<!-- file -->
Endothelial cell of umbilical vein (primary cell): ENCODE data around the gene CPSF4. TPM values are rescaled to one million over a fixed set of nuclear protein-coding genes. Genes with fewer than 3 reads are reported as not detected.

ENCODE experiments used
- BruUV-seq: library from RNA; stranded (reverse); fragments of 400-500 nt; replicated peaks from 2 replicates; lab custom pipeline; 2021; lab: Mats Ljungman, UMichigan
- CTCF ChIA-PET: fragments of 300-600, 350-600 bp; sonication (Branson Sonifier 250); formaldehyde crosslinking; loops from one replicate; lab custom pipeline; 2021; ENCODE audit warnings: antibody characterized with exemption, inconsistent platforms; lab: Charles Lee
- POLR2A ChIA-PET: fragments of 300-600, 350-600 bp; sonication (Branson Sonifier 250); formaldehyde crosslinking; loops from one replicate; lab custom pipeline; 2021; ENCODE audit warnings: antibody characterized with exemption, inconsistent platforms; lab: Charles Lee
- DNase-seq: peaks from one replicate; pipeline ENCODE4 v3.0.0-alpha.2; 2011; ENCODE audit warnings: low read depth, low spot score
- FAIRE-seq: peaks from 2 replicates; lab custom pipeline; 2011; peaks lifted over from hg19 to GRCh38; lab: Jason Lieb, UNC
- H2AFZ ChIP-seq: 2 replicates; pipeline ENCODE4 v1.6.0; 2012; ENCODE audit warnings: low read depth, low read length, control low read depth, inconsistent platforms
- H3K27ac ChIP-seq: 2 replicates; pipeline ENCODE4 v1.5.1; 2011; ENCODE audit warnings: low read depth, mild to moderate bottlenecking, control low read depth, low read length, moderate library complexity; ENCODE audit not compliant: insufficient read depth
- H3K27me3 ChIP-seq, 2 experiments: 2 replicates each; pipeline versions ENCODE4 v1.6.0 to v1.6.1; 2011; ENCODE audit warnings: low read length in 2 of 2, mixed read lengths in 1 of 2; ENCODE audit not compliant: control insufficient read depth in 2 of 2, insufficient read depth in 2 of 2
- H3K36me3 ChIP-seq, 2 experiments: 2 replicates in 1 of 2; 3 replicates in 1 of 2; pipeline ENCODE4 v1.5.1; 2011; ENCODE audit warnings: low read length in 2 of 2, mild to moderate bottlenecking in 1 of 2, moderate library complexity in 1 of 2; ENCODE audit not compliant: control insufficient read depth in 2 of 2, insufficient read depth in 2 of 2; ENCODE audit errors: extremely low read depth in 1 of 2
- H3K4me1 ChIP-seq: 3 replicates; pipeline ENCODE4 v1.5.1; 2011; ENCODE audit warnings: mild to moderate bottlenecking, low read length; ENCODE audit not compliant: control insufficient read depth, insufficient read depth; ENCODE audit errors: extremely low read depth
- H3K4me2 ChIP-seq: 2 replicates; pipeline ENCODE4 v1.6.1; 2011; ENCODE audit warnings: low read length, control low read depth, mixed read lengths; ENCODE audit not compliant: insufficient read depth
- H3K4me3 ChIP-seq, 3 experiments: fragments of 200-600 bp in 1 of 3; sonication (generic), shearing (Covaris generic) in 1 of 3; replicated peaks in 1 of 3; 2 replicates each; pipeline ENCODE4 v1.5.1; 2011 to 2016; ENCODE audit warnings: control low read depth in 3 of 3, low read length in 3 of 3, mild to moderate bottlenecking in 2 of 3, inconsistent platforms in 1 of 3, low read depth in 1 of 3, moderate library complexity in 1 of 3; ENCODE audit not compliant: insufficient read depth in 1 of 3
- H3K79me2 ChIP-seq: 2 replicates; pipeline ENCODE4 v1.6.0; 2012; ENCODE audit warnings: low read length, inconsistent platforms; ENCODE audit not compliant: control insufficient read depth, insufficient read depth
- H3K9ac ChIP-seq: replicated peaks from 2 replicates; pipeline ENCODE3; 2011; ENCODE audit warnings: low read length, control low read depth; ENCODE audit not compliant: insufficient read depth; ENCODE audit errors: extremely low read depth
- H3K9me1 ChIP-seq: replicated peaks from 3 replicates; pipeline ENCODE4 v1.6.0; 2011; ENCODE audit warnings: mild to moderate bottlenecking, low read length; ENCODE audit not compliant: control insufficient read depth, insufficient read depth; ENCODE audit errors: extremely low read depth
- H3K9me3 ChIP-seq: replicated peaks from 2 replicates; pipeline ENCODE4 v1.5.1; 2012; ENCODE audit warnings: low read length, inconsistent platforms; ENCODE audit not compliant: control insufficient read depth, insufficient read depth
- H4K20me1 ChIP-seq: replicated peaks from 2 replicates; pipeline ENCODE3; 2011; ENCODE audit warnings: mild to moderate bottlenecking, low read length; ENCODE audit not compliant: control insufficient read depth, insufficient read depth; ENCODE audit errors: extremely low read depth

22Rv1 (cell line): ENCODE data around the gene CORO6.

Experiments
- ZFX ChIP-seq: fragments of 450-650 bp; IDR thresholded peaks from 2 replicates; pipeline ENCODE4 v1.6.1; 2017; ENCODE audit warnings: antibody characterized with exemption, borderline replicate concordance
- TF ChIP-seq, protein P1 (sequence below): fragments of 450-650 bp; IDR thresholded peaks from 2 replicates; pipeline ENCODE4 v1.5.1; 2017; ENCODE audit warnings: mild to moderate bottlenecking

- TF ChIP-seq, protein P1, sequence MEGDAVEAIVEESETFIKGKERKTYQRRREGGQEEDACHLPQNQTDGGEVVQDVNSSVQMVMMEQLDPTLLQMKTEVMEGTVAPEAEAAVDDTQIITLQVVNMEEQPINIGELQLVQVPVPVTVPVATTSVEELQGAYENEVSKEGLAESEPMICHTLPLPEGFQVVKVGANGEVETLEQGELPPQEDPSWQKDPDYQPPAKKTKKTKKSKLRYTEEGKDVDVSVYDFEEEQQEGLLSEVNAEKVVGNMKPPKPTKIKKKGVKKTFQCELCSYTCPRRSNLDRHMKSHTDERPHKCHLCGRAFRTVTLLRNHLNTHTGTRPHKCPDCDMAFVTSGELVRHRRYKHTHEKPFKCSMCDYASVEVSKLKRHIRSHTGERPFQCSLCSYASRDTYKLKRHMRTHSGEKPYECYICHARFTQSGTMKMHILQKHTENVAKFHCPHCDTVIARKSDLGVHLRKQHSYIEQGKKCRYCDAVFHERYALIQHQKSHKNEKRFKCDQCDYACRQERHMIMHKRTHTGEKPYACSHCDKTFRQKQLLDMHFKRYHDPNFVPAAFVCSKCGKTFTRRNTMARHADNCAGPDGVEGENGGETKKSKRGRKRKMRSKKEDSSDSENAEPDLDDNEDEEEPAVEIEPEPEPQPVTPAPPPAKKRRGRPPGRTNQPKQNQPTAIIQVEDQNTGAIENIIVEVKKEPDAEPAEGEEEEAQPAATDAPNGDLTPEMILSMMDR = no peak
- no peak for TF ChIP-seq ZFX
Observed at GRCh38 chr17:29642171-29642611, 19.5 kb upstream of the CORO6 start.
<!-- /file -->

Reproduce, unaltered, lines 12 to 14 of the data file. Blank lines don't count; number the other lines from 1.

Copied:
- H3K4me1 ChIP-seq: 3 replicates; pipeline ENCODE4 v1.5.1; 2011; ENCODE audit warnings: mild to moderate bottlenecking, low read length; ENCODE audit not compliant: control insufficient read depth, insufficient read depth; ENCODE audit errors: extremely low read depth
- H3K4me2 ChIP-seq: 2 replicates; pipeline ENCODE4 v1.6.1; 2011; ENCODE audit warnings: low read length, control low read depth, mixed read lengths; ENCODE audit not compliant: insufficient read depth
- H3K4me3 ChIP-seq, 3 experiments: fragments of 200-600 bp in 1 of 3; sonication (generic), shearing (Covaris generic) in 1 of 3; replicated peaks in 1 of 3; 2 replicates each; pipeline ENCODE4 v1.5.1; 2011 to 2016; ENCODE audit warnings: control low read depth in 3 of 3, low read length in 3 of 3, mild to moderate bottlenecking in 2 of 3, inconsistent platforms in 1 of 3, low read depth in 1 of 3, moderate library complexity in 1 of 3; ENCODE audit not compliant: insufficient read depth in 1 of 3